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October 10, 2019

To re-elect Trump, Republicans campaigning for Amish votes in Pennsylvania

Most Amish hold conservative values, but many avoid the polls, Washington Post report says

Politics Amish
1010_amish trump voters Glenn Fawcett/Baltimore Sun/MCT/Sipa USA

A Republican organization called Amish PAC is campaigning to get more Amish conservatives to the polls to vote for President Donald Trump in 2020. Pictured above is Amish farmer Amos Esh as he drives his horse-drawn combine around a corner while harvesting corn in his field in Strasburg, Pennsylvania.

Republican strategists in Pennsylvania have set their sights on getting the politically inactive Amish to the polls to vote for President Donald Trump, according to the Washington Post.

The highly secluded, conservative and usually apolitical group — totaling more than 75,000 in Pennsylvania — are by-and-large eligible to cast their votes in state and local elections. But they historically have chosen not to exercise that right.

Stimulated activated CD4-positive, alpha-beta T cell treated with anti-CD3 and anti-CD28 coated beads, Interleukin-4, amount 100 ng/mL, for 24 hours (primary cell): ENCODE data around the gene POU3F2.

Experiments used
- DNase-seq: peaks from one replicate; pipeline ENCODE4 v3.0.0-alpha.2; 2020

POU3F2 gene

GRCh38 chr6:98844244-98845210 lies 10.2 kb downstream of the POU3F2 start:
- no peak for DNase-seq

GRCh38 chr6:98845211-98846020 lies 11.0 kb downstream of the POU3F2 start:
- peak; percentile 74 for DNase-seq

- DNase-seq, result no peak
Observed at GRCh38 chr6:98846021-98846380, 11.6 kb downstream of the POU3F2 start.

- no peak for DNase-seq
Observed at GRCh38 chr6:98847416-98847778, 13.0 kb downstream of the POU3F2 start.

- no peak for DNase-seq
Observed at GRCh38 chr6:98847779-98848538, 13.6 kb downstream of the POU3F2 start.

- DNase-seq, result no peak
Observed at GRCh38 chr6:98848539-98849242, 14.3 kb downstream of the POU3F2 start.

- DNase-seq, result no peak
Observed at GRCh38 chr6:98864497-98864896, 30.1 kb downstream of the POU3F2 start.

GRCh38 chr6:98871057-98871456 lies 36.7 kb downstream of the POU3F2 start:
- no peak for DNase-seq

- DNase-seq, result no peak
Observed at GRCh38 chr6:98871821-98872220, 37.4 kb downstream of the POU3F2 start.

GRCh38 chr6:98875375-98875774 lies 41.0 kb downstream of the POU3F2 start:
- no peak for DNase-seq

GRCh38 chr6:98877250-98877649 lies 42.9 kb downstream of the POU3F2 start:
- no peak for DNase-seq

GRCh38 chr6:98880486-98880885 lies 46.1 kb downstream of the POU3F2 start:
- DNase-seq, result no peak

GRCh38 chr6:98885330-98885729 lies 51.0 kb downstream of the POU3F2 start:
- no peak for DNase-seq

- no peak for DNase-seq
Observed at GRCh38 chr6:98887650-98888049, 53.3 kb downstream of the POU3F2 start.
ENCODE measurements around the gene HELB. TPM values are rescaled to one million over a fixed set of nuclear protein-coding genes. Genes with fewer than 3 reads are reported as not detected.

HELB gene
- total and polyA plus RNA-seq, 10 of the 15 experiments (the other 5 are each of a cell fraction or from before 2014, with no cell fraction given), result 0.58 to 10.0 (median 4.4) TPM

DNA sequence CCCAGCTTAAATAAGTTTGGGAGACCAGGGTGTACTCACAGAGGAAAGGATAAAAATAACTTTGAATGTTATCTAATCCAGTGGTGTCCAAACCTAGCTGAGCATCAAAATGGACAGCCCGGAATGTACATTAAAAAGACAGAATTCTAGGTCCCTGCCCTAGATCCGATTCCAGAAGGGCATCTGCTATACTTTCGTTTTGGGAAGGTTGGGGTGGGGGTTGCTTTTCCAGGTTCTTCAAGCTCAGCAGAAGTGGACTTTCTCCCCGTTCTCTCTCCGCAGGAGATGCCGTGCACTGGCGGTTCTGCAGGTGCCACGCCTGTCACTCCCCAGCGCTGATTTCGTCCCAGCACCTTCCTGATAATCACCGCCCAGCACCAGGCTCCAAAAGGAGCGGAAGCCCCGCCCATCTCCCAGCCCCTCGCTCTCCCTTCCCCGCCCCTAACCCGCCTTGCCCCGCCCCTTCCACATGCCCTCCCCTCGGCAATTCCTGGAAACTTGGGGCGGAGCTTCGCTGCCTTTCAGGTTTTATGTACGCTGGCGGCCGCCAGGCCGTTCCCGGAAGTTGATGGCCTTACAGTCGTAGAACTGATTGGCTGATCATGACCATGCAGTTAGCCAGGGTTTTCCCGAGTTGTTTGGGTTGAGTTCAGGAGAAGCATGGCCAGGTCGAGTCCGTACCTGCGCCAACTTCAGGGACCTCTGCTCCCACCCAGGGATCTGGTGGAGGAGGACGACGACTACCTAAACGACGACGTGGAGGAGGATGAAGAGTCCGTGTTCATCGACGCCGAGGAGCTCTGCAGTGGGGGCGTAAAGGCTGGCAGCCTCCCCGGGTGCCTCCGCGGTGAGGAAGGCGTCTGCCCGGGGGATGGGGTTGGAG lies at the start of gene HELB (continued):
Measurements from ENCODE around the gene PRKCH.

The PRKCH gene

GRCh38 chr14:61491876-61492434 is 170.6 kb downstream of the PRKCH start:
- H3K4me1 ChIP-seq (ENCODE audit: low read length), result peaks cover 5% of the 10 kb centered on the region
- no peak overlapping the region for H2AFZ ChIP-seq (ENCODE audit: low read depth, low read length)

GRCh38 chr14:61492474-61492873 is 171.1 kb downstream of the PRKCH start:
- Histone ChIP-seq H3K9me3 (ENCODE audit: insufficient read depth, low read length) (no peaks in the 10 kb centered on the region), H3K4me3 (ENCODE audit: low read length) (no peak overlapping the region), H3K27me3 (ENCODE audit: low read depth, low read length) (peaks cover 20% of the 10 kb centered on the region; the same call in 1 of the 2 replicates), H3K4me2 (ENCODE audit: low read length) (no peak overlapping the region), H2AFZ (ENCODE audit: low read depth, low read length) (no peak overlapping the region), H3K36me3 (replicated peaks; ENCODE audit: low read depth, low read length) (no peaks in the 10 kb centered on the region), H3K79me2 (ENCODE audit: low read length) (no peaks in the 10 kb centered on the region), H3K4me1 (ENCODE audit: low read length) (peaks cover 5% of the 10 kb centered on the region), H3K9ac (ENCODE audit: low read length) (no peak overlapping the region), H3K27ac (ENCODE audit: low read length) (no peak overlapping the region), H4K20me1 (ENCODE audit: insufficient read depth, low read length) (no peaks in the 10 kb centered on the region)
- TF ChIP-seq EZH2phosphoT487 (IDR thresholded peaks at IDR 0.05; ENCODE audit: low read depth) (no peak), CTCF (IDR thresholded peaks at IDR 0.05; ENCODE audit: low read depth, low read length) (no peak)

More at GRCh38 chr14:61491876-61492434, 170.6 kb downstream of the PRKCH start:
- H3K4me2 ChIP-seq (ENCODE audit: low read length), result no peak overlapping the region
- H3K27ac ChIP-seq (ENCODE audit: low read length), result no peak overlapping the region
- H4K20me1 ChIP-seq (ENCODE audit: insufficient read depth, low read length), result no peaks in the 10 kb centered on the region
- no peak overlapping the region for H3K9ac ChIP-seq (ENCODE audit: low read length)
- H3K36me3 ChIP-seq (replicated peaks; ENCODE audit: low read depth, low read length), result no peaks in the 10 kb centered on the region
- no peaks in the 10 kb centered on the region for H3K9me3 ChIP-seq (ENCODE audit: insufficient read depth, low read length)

Despite this habitual inactivity in politics, two Republican operatives, who started Amish PAC, are targeting the Amish as a way to secure Trump's 2020 reelection, the Post reported. 

The PAC spent nearly $140,000 in 2016 and has raised $32,000 for 2020, according to the Post. It has funded billboards that say "Hard Working, Pro-Life, Family Dedicated . . . Just Like YOU," and taken out "VOTE TRUMP" newspaper advertisements. The PAC also has supplied transportation to take the Amish, who don't drive motor vehicles, to the polls.

The Amish mostly align with traditionally conservative Republican values — like their shared opposition to abortion and same-sex marriage. In Lancaster County, two researchers from Elizabethtown College found that a mere 1,019 Amish voted in 2016, out of 15,055 eligible. And 90% of those registered are Republicans. 

This isn't the first time a Republican presidential candidate or their supporters tried to gain the support of Amish people in Pennsylvania. President George W. Bush and his father both visited Amish communities to talk about their Christian values during his 2004 campaign.

That year, 1,342 Amish people in Lancaster County came out to vote for the younger Bush, according to the Post. That's not much, and only slightly more than Trump received in 2016. But those votes came despite Trump being less popular than Bush was, which signaled to strategists that their PAC is working.

Trump won Pennsylvania by a little more than 44,000 votes in 2016, according to the state's official election results

Pennsylvania again is expected to be a crucial swing state for 2020If it's close, those Amish votes could prove influential.


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